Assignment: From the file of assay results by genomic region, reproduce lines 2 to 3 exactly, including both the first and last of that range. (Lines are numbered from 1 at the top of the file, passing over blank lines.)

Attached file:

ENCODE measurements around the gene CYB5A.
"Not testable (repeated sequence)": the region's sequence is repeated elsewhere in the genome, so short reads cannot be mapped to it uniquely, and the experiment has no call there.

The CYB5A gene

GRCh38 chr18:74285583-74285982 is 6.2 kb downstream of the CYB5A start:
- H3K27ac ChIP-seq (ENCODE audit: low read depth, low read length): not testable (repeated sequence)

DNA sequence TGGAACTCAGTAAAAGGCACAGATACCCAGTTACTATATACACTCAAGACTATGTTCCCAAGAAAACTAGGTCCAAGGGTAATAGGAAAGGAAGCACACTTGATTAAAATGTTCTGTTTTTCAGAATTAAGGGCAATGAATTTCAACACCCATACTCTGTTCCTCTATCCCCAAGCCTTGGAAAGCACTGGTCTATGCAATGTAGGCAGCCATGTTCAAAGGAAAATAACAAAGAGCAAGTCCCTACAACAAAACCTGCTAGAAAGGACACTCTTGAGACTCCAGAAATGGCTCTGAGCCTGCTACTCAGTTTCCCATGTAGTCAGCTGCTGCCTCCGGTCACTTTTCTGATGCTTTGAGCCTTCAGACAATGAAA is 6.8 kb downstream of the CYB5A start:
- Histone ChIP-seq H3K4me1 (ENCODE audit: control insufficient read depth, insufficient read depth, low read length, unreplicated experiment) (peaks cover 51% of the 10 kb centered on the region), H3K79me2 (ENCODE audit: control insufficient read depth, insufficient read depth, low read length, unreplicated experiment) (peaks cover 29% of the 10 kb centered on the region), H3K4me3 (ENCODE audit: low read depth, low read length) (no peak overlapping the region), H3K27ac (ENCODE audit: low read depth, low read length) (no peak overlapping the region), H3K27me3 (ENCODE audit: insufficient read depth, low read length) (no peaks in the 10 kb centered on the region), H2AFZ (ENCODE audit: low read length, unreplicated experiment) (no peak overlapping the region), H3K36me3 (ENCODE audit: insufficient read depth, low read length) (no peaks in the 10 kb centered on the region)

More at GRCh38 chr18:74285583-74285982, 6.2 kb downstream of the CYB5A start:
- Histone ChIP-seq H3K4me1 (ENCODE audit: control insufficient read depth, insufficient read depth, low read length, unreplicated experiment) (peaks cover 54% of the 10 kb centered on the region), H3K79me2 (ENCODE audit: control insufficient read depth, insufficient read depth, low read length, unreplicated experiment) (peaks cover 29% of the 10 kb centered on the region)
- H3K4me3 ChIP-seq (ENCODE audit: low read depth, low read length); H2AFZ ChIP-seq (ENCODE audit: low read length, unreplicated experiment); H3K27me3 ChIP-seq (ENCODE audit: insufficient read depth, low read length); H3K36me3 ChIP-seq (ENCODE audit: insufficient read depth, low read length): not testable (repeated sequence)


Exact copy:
"Not testable (repeated sequence)": the region's sequence is repeated elsewhere in the genome, so short reads cannot be mapped to it uniquely, and the experiment has no call there.

The CYB5A gene